INTRODUCTION Ketoacidosis is the term used for metabolic acidoses associated with an accumulation of ketone bodies. The most common cause of ketoacidosis is diabetic ketoacidosis. Two other causes are fasting ketosis and alcoholic ketoacidosis. Fasting ketosis and alcoholic ketoacidosis will be reviewed here. Issues related to diabetic ketoacidosis are discussed in detail elsewhere. (See "Diabetic ketoacidosis and hyperosmolar hyperglycemic state in adults: Epidemiology and pathogenesis" and "Diabetic ketoacidosis and hyperosmolar hyperglycemic state in adults: Clinical features, evaluation, and diagnosis" and "Diabetic ketoacidosis and hyperosmolar hyperglycemic state in adults: Treatment".) PHYSIOLOGY OF KETONE BODIES There are three major ketone bodies, with the interrelationships shown in the figure (figure 1): Acetoacetic acid is the only true ketoacid. The more dominant acid in patients with ketoacidosis is beta-hydroxybutyric acid, which results from the reduction of acetoacetic acid by NADH. Beta-hydroxybutyric acid is a hydroxyacid, not a true ketoacid. Continue reading >>

Diabetic Ketoacidosis

Diabetic Ketoacidosis

The Facts Diabetic ketoacidosis (DKA) is a condition that may occur in people who have diabetes, most often in those who have type 1 (insulin-dependent) diabetes. It involves the buildup of toxic substances called ketones that make the blood too acidic. High ketone levels can be readily managed, but if they aren't detected and treated in time, a person can eventually slip into a fatal coma. DKA can occur in people who are newly diagnosed with type 1 diabetes and have had ketones building up in their blood prior to the start of treatment. It can also occur in people already diagnosed with type 1 diabetes that have missed an insulin dose, have an infection, or have suffered a traumatic event or injury. Although much less common, DKA can occasionally occur in people with type 2 diabetes under extreme physiologic stress. Causes With type 1 diabetes, the pancreas is unable to make the hormone insulin, which the body's cells need in order to take in glucose from the blood. In the case of type 2 diabetes, the pancreas is unable to make sufficient amounts of insulin in order to take in glucose from the blood. Glucose, a simple sugar we get from the foods we eat, is necessary for making the energy our cells need to function. People with diabetes can't get glucose into their cells, so their bodies look for alternative energy sources. Meanwhile, glucose builds up in the bloodstream, and by the time DKA occurs, blood glucose levels are often greater than 22 mmol/L (400 mg/dL) while insulin levels are very low. Since glucose isn't available for cells to use, fat from fat cells is broken down for energy instead, releasing ketones. Ketones accumulate in the blood, causing it to become more acidic. As a result, many of the enzymes that control the body's metabolic processes aren't able Continue reading >>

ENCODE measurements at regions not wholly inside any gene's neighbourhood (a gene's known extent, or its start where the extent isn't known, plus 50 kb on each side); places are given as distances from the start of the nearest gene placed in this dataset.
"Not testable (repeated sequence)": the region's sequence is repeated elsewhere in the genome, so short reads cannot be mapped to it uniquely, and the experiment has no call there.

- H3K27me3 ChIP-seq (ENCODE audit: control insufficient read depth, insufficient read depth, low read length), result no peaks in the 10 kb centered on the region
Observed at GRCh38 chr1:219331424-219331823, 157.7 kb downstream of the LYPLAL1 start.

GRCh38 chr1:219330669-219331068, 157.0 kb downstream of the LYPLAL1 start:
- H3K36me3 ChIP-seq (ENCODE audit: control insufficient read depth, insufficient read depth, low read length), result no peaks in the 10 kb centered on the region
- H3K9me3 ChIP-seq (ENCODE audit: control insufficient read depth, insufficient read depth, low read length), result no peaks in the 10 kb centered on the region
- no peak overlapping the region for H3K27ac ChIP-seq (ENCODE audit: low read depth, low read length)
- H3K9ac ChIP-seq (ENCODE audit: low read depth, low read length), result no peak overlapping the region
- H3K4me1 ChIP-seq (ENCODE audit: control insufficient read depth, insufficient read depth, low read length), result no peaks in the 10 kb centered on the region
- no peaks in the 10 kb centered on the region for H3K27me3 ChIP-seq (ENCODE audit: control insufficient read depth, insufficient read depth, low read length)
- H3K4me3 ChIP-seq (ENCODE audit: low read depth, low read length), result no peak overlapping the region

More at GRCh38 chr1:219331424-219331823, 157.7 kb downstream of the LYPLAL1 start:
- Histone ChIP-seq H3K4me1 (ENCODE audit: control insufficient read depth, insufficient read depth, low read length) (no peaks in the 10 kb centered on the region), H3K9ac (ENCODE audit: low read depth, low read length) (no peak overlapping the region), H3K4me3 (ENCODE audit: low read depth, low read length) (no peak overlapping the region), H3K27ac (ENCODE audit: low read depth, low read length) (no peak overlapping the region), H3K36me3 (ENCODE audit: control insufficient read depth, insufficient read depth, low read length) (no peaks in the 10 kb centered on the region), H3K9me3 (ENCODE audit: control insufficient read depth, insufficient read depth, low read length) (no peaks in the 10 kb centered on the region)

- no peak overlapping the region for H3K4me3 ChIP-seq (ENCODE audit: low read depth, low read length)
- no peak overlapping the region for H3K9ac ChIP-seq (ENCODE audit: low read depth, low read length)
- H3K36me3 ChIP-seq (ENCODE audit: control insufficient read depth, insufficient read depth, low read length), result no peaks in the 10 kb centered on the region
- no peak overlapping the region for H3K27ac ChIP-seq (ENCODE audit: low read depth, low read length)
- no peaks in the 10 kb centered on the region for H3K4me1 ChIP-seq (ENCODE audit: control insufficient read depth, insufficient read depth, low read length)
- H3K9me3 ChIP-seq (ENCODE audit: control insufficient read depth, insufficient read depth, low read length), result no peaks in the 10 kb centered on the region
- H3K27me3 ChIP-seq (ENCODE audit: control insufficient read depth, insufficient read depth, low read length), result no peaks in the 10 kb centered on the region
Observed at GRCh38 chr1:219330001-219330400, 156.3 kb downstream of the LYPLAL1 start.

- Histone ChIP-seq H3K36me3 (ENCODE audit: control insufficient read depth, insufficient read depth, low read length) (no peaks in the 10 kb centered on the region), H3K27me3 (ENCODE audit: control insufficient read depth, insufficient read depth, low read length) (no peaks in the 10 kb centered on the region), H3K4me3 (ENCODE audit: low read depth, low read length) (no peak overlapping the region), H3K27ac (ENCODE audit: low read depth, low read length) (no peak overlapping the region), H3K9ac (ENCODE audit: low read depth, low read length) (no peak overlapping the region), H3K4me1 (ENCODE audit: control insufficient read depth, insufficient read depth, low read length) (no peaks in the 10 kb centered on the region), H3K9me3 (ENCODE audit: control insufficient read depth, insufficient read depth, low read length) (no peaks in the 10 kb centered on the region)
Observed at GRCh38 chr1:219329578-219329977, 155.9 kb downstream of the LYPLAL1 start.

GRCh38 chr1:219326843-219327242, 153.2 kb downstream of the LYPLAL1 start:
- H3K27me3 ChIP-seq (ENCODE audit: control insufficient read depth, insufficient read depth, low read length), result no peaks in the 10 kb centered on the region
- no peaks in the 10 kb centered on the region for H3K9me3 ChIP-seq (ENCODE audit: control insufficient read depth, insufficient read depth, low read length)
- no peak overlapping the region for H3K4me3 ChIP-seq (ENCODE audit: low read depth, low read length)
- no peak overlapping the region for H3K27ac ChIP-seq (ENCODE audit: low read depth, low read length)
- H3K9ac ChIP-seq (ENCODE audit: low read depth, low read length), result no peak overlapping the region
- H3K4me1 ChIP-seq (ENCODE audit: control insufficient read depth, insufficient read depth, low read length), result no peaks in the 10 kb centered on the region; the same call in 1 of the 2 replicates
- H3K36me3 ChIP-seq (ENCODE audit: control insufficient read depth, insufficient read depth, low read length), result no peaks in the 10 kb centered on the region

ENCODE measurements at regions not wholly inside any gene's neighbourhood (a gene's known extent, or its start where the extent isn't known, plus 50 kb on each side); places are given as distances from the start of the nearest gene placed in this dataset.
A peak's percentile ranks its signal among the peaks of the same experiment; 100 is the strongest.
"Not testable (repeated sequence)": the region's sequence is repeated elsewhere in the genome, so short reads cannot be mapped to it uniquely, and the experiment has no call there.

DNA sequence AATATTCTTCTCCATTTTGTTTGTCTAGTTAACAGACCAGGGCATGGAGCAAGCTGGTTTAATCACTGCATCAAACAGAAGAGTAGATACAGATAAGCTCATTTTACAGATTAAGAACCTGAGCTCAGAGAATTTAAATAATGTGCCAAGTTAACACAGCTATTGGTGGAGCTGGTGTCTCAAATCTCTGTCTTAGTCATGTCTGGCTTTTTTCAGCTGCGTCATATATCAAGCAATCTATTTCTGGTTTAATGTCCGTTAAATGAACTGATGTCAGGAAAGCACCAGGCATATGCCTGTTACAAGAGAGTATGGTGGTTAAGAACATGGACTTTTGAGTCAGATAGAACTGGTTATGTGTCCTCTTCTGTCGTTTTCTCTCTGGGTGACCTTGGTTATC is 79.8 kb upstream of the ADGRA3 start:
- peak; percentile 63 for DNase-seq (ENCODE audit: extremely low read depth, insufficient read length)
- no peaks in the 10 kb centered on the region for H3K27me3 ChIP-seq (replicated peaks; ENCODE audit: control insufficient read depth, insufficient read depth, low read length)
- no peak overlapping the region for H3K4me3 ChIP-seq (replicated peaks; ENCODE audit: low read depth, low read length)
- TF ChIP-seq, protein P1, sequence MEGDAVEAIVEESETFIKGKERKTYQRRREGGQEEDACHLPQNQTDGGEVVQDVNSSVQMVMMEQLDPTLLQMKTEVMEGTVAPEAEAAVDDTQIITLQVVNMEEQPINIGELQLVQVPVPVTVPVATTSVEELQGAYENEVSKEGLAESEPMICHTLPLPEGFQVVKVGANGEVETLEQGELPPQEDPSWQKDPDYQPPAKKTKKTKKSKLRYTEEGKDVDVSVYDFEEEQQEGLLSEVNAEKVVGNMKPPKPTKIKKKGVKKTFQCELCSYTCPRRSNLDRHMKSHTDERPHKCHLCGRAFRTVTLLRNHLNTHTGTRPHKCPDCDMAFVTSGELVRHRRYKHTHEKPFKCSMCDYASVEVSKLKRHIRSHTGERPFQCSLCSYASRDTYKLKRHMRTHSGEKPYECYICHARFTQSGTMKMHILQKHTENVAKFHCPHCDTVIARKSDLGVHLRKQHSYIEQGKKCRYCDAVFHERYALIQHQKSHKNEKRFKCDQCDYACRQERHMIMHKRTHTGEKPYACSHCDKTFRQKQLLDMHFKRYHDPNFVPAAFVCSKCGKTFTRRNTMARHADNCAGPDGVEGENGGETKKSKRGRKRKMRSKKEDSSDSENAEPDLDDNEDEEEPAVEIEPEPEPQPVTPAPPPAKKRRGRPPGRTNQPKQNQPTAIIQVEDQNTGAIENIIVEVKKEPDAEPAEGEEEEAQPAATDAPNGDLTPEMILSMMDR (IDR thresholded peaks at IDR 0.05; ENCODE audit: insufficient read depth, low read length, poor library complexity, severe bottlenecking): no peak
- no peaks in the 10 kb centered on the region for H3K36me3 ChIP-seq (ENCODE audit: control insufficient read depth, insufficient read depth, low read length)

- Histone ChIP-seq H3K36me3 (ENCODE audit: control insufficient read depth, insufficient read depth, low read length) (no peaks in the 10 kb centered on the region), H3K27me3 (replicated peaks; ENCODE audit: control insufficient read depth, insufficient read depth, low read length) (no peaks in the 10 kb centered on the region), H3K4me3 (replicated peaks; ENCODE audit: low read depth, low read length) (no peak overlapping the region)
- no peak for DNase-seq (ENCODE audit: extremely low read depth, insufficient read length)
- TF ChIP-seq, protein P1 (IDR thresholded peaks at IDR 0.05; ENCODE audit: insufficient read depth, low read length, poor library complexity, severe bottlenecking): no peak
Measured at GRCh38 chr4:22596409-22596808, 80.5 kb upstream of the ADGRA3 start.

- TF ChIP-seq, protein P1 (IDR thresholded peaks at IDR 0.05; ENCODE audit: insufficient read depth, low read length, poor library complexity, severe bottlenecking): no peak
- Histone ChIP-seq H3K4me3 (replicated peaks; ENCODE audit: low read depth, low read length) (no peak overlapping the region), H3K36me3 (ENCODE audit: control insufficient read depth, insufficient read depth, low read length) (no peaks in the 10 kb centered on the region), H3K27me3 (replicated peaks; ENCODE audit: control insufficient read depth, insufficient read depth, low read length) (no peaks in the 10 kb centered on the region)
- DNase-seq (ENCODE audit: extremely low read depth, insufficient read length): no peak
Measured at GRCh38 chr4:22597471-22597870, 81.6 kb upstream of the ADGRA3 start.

Incidence Of Diabetic Ketoacidosis During Ramadan Fasting In Benghazi, Libya

Incidence Of Diabetic Ketoacidosis During Ramadan Fasting In Benghazi, Libya

Background: Ramadan is the ninth month on the lunar calendar and for over a billion Muslims it is a holy month during which all healthy adults must observe absolute fasting from dawn to sunset. The risk of diabetic ketoacidosis is thought to be higher during Ramadan fasting due to hormonal disequilibrium. Aim and objectives: The aim of this study was to examine the hypothesis that diabetic ketoacidosis is more frequent during Ramadan fasting. Patients and methods: A retrospective analysis of the records of all patients admitted with DKA to all Benghazi hospitals during the lunar year 1428 Hijri (January 2007 to January 2008). Results: Fifteen episodes occurred during Ramadan (4.6 episode/10 000 diabetic) as compare to 19.45 episodes/month (6 episode/10 000 diabetic/month) during the other lunar months (P=0.000), there was no significant difference in the patients’ mean age (37.6±10 vs 38.3±19, P=0.8), or mortality rate (13.3 vs 14.4%, P=0.9) during Ramadan and other months. The commonest precipitating factor of diabetic ketoacidosis during Ramadan was infection (46.6%), followed by miss dosing (33.3%). Conclusion: There is no increase in the incidence and mortality from DKA during Ramadan which might indicate that Ramadan fasting is not a significant risk factor for diabetic ketoacidosis. ApoB plays a central role in lipoprotein metabolism through regulation of total cholesterol and LDL-cholesterol (LDL-C) concentrations in plasma. Two restriction fragment length polymorphisms (ECoRI and XbaI) represent single base alterations in the coding region of ApoB gene. ECoRI polymorphic region of ApoB gene is due to on an amino acid change (Glu→Lys). The XbaI polymorphic region of ApoB gene results from a substitution of (A→T) in the threonine codon and does not change Continue reading >>